The Desperate Defences of The Sun and Telegraph

Both the Sun and Telegraph newspapers have launched vigorous defences of their reporting over the Mitchell affair and have sought to turn the limelight away from their own close relationship with the police informers who gave them the story originally.

The Sun casts aspersions on reporter Michael Crick's objectivity, describing him snidely as 'a pal' of Mr. Mitchell who was due to meet up with him on the day of the incident (shock Sun revelation - political reporter meets senior politician); the Telegraph tries to claim that this is a new chapter in a sinister gagging of press freedom.

Neither paper's desperate pleas carries much weight.  The Sun also says that un-named 'observers' (presumably a couple of journos and interns in the Sun news office?) point out that the CCTV footage shows Mr Michell had more than enough time to make the comments he was accused of making.  Er, maybe.  But if so, he says them in a remarkably calm and controlled manner and without ever looking at the police officer escorting him to the side gate.  The CCTV footage on the Channel 4 report certainly doesn't suggest a flare-up, and as Mr. Mitchell pointed out, his body language simply doesn't match the attitude he is alleged to have shown.  It is also clear from the footage from another camera shown on Channel 4 that there was indeed only one, less than interested member of the public outside the gate - not the several claimed in the police report.  The Sun's report here is veering into parody.

As for the Telegraph, it persists in the belief that Mr. Mitchell was the principal malefactor here, and that Bernard Hogan-Howe, Met Commissioner, was utterly wrong to arrest a police officer involved in this incident.  Quite how the Telegraph squares this with the allegations that said officer posed as a member of the public, lied in an email to an MP about the incident, and possibly colluded with other officers in the compilation of a log that now looks as thin as a piece of Sun investigative reporting, isn't made clear.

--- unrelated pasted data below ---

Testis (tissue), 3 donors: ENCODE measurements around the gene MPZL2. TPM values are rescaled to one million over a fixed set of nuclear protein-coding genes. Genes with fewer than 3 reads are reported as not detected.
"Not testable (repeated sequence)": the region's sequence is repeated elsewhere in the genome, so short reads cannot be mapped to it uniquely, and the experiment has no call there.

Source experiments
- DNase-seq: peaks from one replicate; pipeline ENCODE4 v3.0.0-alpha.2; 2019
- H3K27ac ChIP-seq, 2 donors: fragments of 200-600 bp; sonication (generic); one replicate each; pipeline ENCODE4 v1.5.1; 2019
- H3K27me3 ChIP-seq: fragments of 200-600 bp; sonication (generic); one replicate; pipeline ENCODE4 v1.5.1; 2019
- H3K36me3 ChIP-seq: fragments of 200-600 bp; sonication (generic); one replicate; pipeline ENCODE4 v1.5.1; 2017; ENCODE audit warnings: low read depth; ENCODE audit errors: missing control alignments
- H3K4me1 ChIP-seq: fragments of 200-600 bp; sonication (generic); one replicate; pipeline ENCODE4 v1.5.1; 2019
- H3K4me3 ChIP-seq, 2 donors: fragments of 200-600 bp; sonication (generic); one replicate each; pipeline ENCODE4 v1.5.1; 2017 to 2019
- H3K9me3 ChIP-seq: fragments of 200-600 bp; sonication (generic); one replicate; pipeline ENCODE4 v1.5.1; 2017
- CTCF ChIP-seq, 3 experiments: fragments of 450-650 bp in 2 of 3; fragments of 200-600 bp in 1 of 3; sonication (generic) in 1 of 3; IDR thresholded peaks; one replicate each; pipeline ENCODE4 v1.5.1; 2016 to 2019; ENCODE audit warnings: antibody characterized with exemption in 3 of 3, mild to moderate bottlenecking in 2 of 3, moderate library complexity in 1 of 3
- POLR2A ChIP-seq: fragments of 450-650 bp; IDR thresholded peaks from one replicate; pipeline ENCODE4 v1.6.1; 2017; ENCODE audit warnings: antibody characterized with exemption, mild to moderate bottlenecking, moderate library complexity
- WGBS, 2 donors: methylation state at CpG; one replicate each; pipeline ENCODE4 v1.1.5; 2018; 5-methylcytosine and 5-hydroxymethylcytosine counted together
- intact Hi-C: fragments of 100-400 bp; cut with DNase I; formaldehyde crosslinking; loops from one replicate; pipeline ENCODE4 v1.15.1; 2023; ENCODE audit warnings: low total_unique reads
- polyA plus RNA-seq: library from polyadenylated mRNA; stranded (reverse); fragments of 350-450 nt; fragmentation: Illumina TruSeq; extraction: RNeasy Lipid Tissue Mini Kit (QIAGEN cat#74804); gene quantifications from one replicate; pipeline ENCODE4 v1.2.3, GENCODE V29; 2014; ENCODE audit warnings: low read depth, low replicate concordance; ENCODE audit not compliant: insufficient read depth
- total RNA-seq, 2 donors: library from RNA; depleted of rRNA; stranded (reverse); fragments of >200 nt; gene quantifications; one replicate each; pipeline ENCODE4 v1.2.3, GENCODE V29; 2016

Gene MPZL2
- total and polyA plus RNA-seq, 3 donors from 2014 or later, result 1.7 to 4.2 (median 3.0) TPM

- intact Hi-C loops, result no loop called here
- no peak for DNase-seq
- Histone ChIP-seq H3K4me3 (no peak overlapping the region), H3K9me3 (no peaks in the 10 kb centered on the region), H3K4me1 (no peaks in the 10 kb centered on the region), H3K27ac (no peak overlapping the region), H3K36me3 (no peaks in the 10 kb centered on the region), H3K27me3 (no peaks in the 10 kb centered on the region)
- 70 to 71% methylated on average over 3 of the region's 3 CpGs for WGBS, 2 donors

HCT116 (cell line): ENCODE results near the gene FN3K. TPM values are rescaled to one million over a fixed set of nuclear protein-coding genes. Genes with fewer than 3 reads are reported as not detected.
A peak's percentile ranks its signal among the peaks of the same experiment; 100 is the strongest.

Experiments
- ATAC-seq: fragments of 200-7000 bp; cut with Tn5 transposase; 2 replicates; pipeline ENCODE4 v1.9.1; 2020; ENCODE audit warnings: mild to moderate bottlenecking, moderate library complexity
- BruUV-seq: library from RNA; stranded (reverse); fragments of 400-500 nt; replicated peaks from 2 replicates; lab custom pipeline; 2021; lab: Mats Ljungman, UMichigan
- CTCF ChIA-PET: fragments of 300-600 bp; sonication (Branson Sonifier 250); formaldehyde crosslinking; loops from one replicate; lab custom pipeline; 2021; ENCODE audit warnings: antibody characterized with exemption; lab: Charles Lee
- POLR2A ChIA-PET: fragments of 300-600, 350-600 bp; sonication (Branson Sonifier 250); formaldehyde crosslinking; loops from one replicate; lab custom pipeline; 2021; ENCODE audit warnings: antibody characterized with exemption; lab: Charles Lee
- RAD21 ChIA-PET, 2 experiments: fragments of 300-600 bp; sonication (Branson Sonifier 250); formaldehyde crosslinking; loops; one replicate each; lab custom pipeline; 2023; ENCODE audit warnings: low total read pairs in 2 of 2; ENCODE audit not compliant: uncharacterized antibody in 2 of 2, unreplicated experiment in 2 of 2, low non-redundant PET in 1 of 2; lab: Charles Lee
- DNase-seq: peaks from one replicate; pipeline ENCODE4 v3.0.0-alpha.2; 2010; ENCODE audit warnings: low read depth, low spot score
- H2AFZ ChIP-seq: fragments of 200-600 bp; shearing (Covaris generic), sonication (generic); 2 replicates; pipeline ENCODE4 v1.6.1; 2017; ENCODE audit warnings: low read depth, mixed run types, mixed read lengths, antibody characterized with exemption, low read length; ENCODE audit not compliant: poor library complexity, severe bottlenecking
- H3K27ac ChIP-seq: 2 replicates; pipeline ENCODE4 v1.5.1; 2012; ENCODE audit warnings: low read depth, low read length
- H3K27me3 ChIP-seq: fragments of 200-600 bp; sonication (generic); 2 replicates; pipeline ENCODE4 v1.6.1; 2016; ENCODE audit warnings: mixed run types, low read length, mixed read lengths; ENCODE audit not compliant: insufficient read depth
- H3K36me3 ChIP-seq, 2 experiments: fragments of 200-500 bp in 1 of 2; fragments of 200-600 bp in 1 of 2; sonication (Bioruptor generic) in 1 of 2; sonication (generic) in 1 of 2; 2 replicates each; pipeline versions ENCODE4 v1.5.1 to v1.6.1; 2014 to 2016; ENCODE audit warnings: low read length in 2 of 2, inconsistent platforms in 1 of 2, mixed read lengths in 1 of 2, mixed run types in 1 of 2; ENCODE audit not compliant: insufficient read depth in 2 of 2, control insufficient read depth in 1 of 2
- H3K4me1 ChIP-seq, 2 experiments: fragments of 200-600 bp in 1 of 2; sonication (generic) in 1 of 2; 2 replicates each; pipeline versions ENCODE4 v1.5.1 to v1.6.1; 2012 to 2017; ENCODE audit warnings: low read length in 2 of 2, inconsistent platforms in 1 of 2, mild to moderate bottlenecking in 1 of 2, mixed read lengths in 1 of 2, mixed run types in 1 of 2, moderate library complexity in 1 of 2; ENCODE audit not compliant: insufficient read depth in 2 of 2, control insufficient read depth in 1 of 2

The Channel 4 report by Michael Crick was pretty thorough and raised serious questions.  It is noticeable that the police have acted upon information in it rather than haul up their defences which they might have been expected to do.  The Police Federation has been busy back-tracking as fast as it can.  If there is anything sinister here, it is the possibility of a police fit-up of a man whose government they disagree with, and the unquestioning collusion of a couple of newspapers whose cosy relationship with the police force have rendered them eunuchs when it comes to serious investigative reporting.

It is, by the way, worth comparing the shrill defences of these two newspapers of their now questioned stories, to the way the BBC consistently places critical reports of its own organisation at the top of its news agenda - witness the appearance of the Savile investigation today.  Another plus for broadcast media?  


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